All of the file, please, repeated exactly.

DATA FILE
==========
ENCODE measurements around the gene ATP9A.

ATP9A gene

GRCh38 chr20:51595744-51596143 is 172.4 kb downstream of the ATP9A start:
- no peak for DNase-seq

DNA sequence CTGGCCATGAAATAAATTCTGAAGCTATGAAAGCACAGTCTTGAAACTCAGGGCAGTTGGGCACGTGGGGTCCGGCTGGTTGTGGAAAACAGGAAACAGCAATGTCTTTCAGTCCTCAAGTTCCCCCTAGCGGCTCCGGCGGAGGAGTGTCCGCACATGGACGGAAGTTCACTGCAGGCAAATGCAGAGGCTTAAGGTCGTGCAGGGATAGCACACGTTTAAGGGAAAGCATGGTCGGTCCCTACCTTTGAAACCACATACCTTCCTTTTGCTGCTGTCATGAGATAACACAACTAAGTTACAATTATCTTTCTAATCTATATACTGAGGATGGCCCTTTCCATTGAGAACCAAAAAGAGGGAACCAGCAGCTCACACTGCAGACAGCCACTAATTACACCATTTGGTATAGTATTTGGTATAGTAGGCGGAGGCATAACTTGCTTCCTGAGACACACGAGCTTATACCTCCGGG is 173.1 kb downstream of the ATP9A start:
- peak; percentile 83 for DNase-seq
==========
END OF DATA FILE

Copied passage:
ENCODE measurements around the gene ATP9A.

ATP9A gene

GRCh38 chr20:51595744-51596143 is 172.4 kb downstream of the ATP9A start:
- no peak for DNase-seq

DNA sequence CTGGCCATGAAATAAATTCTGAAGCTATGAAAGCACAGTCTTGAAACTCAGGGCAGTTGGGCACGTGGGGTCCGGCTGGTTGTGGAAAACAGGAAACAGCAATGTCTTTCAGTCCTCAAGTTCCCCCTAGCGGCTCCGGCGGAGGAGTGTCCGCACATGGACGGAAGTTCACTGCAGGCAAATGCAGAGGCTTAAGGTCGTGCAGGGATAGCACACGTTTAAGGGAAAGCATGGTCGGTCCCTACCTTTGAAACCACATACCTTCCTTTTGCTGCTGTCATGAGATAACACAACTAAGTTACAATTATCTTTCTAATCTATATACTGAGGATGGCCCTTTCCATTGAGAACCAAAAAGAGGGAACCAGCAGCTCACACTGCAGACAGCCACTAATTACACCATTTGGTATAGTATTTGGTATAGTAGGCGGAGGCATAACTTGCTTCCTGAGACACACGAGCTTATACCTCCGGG is 173.1 kb downstream of the ATP9A start:
- peak; percentile 83 for DNase-seq